The headwaters of 10 major rivers originate near some of Earth’s highest points. Known as the world’s “third pole,” or Baam-e-Jahan (roof of the world), the land of Mount Everest and other peaks holds the largest concentration of perennial ice outside of the polar regions. Along with snow and rain from the mountains, this ice helps supply the river basins below that support the water, food, and energy needs of almost two billion people, says a research report published in The National Geographic magazine.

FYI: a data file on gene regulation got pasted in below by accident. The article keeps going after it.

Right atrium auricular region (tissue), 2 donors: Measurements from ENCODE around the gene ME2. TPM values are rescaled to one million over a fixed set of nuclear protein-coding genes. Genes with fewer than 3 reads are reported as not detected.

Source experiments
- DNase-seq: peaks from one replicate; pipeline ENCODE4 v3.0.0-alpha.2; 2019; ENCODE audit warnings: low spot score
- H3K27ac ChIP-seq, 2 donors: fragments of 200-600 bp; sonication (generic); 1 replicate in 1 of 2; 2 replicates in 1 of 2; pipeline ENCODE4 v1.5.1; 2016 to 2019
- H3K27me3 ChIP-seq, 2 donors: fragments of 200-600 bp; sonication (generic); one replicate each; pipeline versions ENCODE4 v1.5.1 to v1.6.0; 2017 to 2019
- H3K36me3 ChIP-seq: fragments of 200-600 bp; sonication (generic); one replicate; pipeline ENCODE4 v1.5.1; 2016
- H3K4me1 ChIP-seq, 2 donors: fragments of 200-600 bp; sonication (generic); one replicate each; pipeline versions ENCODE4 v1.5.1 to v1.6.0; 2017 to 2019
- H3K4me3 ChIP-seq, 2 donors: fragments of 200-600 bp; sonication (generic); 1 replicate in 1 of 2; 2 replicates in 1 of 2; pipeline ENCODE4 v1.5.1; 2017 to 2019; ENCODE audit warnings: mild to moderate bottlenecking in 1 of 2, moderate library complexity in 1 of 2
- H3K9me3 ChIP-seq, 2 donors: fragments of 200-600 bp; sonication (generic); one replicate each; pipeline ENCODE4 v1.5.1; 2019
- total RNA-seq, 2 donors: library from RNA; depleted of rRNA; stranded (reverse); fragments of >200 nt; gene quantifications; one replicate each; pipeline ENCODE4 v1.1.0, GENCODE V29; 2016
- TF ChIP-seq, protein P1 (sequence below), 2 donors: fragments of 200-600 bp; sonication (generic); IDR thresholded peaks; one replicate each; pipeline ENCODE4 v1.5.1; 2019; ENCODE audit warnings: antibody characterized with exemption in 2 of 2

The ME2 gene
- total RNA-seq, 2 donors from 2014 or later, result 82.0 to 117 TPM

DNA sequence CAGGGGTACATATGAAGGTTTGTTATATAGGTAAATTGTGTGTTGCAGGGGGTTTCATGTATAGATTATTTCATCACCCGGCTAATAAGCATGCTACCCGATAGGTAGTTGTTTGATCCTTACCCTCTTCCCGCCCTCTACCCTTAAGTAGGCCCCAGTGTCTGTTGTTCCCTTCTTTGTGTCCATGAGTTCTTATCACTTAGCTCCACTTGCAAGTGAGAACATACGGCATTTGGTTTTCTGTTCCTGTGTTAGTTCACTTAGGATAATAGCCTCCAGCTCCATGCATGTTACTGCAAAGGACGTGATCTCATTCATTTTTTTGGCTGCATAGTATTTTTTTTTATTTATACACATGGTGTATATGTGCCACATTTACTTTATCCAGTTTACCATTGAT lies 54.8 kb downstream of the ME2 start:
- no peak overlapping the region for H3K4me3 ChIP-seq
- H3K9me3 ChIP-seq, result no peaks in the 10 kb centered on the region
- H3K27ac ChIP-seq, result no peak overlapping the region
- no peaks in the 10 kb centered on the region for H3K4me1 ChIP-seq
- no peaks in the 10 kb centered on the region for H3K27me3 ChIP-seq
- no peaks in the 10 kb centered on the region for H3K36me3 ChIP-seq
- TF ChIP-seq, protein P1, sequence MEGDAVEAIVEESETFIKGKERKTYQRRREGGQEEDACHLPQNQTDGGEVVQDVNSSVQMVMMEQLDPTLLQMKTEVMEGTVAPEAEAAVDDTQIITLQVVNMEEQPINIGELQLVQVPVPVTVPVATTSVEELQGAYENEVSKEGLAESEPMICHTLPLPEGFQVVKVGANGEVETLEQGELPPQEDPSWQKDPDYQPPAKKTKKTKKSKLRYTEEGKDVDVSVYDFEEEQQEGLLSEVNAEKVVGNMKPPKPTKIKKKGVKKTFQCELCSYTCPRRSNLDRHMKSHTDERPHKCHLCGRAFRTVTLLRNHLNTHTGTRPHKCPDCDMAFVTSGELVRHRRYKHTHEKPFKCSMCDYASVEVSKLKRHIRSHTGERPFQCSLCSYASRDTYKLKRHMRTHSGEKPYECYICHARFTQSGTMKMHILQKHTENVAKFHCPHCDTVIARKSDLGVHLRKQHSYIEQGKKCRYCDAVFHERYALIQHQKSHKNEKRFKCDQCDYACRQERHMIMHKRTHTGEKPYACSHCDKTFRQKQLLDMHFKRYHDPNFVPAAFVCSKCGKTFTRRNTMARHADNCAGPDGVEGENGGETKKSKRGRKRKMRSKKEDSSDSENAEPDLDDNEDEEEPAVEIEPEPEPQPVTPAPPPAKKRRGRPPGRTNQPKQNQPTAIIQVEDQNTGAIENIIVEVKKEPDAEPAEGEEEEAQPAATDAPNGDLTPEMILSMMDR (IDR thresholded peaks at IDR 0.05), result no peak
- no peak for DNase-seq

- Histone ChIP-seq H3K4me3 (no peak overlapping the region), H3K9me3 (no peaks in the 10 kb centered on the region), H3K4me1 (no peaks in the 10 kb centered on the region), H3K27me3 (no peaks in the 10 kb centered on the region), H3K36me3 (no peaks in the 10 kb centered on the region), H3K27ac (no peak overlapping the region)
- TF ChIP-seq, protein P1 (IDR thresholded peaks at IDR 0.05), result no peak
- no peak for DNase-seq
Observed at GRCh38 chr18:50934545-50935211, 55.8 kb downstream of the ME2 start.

Downstream populations rely heavily on mountain water. Meltwater helps regulate the seasonal pattern of river flows and boost water supply outside of the monsoon season, but climate change may weaken this buffering role. Meltwater dependence is highest in the Indus Basin.
Many of the region’s glaciers have been losing mass since the mid-1800s, and the rate of ice loss is increasing. They shed 19 gigatons of ice each year from 2000 to 2018, with glaciers in the Brahmaputra, Indus, and Ganges Basins seeing the greatest declines. For access to complete report, click here.